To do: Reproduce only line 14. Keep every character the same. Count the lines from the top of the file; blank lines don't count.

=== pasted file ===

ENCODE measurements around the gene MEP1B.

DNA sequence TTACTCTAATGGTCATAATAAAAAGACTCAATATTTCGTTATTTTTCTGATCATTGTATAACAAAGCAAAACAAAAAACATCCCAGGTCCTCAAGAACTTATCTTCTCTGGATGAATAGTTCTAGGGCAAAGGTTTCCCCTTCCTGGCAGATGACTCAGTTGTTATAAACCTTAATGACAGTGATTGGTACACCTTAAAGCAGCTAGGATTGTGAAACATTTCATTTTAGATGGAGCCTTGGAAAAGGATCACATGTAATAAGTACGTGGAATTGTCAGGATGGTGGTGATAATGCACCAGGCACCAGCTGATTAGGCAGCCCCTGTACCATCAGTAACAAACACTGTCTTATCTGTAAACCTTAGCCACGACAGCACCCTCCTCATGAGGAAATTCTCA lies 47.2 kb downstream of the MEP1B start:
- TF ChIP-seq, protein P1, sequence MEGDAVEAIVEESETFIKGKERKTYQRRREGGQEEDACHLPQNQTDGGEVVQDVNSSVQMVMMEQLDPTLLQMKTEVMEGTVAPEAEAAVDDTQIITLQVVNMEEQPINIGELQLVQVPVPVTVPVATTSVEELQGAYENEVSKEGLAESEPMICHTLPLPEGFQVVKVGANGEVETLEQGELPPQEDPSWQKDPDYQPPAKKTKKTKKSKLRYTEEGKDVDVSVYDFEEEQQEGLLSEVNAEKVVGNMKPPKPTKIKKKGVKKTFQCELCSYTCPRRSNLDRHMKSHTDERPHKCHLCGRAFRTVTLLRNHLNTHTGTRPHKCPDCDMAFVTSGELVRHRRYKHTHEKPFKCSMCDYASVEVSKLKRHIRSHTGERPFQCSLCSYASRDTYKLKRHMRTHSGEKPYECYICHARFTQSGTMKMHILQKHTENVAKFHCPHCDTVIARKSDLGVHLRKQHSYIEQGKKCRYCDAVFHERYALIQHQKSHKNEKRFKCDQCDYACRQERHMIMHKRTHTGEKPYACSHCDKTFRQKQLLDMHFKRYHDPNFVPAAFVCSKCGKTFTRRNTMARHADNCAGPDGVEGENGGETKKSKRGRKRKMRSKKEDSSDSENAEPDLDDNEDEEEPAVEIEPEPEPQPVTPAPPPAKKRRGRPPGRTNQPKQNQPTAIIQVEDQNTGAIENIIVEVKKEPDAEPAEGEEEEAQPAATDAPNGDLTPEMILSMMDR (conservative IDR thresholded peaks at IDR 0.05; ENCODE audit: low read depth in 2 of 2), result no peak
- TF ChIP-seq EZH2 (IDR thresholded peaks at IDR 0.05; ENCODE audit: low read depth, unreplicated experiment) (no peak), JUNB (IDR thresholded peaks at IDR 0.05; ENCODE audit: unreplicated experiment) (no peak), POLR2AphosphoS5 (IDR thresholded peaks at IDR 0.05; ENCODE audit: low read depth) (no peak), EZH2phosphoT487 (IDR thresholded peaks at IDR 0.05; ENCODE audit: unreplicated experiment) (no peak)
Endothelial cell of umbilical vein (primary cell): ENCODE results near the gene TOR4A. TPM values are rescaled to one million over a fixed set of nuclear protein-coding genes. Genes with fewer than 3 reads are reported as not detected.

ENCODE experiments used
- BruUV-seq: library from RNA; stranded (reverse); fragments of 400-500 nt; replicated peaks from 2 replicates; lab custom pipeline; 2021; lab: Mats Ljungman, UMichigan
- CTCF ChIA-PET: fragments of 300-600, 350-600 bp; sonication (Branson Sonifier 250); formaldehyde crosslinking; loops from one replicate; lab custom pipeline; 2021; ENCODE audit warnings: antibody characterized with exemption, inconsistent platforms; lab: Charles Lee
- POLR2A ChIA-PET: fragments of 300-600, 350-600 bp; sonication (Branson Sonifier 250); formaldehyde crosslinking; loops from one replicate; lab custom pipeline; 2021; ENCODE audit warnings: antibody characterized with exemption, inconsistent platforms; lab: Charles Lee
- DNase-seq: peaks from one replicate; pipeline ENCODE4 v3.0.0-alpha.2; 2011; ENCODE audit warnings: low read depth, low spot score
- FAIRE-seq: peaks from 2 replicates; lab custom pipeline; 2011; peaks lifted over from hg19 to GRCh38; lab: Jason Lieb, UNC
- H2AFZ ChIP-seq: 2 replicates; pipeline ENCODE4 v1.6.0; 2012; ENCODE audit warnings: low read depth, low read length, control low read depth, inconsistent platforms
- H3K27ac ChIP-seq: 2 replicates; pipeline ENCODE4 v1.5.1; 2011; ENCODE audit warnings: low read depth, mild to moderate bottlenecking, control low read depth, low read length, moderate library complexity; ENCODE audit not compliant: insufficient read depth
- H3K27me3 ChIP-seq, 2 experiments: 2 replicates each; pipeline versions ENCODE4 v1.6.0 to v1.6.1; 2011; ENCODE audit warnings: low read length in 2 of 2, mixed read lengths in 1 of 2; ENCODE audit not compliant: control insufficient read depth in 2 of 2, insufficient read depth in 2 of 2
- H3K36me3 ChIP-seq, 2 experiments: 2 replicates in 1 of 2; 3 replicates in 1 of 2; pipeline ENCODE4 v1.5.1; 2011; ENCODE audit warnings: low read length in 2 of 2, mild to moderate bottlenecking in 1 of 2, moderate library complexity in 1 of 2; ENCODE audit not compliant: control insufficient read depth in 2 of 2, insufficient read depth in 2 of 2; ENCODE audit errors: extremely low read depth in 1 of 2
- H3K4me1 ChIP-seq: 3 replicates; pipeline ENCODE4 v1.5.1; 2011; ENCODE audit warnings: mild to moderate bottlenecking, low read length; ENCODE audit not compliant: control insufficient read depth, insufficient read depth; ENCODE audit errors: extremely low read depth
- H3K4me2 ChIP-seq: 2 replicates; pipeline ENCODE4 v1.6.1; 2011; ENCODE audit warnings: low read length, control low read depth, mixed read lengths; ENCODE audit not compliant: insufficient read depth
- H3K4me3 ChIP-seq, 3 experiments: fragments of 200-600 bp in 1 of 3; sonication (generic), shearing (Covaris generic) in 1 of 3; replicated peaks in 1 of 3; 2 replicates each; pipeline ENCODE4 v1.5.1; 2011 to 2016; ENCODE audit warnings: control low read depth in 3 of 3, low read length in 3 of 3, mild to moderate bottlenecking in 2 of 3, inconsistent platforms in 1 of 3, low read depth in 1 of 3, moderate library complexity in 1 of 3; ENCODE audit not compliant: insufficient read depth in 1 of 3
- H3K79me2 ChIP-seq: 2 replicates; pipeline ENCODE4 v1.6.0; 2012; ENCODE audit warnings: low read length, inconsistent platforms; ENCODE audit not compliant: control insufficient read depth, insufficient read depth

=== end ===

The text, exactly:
- H3K27me3 ChIP-seq, 2 experiments: 2 replicates each; pipeline versions ENCODE4 v1.6.0 to v1.6.1; 2011; ENCODE audit warnings: low read length in 2 of 2, mixed read lengths in 1 of 2; ENCODE audit not compliant: control insufficient read depth in 2 of 2, insufficient read depth in 2 of 2